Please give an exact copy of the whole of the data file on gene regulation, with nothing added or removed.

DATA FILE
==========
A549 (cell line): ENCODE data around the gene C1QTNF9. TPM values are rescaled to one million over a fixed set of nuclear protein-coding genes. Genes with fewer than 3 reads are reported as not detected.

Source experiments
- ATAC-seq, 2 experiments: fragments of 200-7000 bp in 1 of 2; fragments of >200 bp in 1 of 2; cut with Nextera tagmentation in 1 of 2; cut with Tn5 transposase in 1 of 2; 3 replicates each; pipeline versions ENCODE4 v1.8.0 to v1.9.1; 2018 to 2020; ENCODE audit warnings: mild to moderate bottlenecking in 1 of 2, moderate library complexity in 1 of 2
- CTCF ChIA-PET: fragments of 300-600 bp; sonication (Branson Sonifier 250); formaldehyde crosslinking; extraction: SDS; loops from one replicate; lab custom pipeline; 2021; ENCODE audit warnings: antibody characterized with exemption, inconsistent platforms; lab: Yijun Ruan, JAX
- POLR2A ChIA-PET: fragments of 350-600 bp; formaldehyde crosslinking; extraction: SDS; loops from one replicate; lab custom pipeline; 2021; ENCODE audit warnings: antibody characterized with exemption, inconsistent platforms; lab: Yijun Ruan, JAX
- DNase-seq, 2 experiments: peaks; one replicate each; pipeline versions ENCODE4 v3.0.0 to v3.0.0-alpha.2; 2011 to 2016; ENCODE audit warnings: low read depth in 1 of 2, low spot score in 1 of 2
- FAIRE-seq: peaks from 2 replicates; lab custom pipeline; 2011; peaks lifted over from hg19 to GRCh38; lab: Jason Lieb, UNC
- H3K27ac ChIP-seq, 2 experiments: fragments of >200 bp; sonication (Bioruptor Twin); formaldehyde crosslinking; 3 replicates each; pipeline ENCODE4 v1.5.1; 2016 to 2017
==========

A549 (cell line): ENCODE data around the gene C1QTNF9. TPM values are rescaled to one million over a fixed set of nuclear protein-coding genes. Genes with fewer than 3 reads are reported as not detected.

Source experiments
- ATAC-seq, 2 experiments: fragments of 200-7000 bp in 1 of 2; fragments of >200 bp in 1 of 2; cut with Nextera tagmentation in 1 of 2; cut with Tn5 transposase in 1 of 2; 3 replicates each; pipeline versions ENCODE4 v1.8.0 to v1.9.1; 2018 to 2020; ENCODE audit warnings: mild to moderate bottlenecking in 1 of 2, moderate library complexity in 1 of 2
- CTCF ChIA-PET: fragments of 300-600 bp; sonication (Branson Sonifier 250); formaldehyde crosslinking; extraction: SDS; loops from one replicate; lab custom pipeline; 2021; ENCODE audit warnings: antibody characterized with exemption, inconsistent platforms; lab: Yijun Ruan, JAX
- POLR2A ChIA-PET: fragments of 350-600 bp; formaldehyde crosslinking; extraction: SDS; loops from one replicate; lab custom pipeline; 2021; ENCODE audit warnings: antibody characterized with exemption, inconsistent platforms; lab: Yijun Ruan, JAX
- DNase-seq, 2 experiments: peaks; one replicate each; pipeline versions ENCODE4 v3.0.0 to v3.0.0-alpha.2; 2011 to 2016; ENCODE audit warnings: low read depth in 1 of 2, low spot score in 1 of 2
- FAIRE-seq: peaks from 2 replicates; lab custom pipeline; 2011; peaks lifted over from hg19 to GRCh38; lab: Jason Lieb, UNC
- H3K27ac ChIP-seq, 2 experiments: fragments of >200 bp; sonication (Bioruptor Twin); formaldehyde crosslinking; 3 replicates each; pipeline ENCODE4 v1.5.1; 2016 to 2017